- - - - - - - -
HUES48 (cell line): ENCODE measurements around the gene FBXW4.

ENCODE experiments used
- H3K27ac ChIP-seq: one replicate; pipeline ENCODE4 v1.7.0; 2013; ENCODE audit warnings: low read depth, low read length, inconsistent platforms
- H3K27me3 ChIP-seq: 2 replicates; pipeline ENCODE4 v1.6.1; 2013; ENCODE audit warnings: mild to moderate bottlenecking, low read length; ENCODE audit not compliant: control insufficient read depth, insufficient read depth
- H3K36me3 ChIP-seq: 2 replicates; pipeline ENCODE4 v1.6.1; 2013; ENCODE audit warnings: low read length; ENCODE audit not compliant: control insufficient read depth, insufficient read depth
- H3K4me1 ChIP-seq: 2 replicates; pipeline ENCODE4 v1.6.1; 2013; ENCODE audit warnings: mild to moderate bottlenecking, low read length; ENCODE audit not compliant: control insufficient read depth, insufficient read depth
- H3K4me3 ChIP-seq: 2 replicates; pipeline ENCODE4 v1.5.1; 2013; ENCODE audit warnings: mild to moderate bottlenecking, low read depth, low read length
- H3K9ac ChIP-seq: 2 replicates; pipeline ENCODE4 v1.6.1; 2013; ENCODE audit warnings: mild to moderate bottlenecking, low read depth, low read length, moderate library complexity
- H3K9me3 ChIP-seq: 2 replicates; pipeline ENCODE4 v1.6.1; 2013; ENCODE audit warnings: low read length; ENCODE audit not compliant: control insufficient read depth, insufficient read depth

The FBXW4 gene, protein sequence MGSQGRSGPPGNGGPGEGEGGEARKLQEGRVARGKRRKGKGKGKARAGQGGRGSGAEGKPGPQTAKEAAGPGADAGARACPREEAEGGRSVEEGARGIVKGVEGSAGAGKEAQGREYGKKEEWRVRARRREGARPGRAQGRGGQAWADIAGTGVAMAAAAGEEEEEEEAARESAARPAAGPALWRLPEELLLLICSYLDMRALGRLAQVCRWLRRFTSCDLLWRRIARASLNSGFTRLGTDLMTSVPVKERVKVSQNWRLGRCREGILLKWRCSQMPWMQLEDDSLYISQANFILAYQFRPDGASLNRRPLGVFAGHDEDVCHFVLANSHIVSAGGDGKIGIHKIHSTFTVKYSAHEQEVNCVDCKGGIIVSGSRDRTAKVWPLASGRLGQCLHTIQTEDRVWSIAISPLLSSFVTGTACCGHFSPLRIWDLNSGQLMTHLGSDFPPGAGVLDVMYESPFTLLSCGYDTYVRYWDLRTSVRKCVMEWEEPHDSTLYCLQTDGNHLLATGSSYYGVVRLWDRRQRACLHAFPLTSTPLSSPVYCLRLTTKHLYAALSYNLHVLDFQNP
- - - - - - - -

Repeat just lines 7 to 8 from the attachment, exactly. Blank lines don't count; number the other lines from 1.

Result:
- H3K4me3 ChIP-seq: 2 replicates; pipeline ENCODE4 v1.5.1; 2013; ENCODE audit warnings: mild to moderate bottlenecking, low read depth, low read length
- H3K9ac ChIP-seq: 2 replicates; pipeline ENCODE4 v1.6.1; 2013; ENCODE audit warnings: mild to moderate bottlenecking, low read depth, low read length, moderate library complexity